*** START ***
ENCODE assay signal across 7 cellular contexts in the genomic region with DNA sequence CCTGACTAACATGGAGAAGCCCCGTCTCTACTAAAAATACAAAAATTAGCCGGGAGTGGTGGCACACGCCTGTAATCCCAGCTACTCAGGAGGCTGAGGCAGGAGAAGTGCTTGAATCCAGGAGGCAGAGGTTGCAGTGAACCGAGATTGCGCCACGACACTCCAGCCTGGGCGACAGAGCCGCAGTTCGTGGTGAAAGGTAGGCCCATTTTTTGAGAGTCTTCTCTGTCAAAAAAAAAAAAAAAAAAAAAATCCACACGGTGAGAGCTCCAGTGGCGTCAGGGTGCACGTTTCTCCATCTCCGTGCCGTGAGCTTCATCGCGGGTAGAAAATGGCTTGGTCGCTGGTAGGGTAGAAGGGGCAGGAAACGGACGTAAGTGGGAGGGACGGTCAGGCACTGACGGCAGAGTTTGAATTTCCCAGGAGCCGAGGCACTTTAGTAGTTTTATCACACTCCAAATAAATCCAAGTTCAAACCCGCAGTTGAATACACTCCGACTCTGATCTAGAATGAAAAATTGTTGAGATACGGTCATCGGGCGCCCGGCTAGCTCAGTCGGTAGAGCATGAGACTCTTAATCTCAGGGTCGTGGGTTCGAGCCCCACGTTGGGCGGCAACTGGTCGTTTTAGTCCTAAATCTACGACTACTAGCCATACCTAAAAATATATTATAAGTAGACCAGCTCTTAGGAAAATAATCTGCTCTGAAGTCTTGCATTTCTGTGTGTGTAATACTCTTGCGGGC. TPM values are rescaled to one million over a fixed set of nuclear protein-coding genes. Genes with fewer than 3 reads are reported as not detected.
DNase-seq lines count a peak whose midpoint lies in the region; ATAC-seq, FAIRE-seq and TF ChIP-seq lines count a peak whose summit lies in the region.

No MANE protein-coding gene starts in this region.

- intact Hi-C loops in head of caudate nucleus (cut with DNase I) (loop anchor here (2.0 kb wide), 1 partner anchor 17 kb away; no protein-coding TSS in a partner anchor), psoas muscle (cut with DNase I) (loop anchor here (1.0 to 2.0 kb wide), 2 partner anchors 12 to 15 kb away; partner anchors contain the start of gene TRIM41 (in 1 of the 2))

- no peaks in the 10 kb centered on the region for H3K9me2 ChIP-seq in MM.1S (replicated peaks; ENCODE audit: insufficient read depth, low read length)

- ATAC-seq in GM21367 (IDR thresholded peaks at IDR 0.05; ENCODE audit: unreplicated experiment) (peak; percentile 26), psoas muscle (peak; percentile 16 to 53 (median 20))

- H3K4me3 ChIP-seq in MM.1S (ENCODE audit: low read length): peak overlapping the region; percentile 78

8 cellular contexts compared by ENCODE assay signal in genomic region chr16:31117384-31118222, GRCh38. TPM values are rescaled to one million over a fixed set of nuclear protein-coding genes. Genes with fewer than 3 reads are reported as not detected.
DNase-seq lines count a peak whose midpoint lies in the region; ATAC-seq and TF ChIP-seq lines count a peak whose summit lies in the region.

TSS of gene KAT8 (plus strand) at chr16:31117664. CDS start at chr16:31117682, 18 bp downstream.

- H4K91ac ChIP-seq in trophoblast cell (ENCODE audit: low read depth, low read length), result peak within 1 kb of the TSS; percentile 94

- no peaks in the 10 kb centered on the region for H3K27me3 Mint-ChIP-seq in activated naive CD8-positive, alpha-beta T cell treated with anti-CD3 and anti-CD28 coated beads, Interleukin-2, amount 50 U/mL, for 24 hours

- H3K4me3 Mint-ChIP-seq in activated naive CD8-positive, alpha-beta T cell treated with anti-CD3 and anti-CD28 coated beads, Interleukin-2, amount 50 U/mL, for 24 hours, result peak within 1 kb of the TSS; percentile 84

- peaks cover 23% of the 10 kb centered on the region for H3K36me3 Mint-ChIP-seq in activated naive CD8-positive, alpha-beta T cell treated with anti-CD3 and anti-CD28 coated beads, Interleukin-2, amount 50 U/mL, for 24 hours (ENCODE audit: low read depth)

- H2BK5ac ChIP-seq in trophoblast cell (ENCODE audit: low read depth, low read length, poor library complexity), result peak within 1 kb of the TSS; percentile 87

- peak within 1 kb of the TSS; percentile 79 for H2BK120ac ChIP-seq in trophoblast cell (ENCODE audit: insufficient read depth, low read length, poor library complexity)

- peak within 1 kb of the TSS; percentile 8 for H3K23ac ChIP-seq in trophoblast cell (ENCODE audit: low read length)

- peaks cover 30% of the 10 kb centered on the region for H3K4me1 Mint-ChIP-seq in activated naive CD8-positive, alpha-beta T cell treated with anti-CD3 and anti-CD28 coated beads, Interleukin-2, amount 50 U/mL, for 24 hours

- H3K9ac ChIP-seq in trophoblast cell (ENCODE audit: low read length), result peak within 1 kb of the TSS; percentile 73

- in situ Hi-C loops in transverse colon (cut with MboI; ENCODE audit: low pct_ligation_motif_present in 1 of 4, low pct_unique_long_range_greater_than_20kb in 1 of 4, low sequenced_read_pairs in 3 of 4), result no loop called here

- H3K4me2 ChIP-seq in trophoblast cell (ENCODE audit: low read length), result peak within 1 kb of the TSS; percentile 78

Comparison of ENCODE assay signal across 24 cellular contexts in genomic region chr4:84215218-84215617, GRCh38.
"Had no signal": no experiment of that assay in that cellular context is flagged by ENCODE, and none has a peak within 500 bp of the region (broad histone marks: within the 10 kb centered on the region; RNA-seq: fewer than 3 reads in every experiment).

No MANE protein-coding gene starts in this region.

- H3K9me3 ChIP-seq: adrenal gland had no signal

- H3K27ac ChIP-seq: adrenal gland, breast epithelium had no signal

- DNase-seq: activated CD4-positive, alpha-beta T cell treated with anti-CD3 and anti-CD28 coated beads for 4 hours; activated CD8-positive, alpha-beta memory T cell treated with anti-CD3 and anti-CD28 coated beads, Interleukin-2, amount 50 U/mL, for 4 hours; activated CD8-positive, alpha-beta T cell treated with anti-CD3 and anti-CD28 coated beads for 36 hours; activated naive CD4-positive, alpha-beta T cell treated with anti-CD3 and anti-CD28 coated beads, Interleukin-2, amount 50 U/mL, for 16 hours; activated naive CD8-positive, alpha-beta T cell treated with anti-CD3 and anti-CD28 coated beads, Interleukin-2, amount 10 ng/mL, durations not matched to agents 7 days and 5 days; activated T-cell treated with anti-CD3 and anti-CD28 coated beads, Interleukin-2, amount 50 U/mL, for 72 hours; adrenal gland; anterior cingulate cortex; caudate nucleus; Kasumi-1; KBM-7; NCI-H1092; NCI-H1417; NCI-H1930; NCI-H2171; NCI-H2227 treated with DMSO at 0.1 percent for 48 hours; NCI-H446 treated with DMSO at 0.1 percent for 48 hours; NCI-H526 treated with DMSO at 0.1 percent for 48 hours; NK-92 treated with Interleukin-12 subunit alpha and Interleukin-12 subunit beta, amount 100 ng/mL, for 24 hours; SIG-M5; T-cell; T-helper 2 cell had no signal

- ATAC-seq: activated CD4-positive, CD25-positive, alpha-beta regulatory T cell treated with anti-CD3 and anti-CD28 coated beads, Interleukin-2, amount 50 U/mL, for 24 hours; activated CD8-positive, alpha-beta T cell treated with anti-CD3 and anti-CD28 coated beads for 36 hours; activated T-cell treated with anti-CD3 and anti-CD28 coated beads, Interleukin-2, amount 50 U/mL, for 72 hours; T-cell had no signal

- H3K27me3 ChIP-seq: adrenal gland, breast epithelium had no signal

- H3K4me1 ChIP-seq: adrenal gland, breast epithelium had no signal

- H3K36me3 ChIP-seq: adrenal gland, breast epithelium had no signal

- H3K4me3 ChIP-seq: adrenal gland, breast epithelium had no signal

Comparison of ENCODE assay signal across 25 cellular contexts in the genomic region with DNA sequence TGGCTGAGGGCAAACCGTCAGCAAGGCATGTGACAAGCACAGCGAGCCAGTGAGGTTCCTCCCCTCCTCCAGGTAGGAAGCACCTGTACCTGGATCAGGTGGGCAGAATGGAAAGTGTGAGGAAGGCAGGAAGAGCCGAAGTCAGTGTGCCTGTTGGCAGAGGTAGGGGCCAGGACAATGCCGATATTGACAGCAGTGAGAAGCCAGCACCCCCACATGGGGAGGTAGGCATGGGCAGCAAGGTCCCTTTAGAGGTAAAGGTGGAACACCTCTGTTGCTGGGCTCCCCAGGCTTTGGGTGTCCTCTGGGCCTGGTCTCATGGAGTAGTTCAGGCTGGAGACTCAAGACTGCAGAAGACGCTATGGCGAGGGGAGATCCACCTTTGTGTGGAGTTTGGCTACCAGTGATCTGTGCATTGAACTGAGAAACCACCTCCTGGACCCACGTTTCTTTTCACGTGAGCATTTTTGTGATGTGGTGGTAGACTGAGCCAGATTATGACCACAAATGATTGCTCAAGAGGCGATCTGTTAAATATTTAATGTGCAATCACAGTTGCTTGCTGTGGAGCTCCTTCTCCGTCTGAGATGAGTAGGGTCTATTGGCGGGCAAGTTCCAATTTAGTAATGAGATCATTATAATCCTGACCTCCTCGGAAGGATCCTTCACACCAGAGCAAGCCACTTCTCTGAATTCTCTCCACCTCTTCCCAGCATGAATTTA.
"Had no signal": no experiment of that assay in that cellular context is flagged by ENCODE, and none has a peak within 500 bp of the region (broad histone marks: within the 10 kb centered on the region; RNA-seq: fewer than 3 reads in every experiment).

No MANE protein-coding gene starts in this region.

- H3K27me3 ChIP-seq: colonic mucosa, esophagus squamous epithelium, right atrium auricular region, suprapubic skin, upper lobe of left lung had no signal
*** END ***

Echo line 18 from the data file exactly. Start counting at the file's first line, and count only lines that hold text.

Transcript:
- peaks cover 30% of the 10 kb centered on the region for H3K4me1 Mint-ChIP-seq in activated naive CD8-positive, alpha-beta T cell treated with anti-CD3 and anti-CD28 coated beads, Interleukin-2, amount 50 U/mL, for 24 hours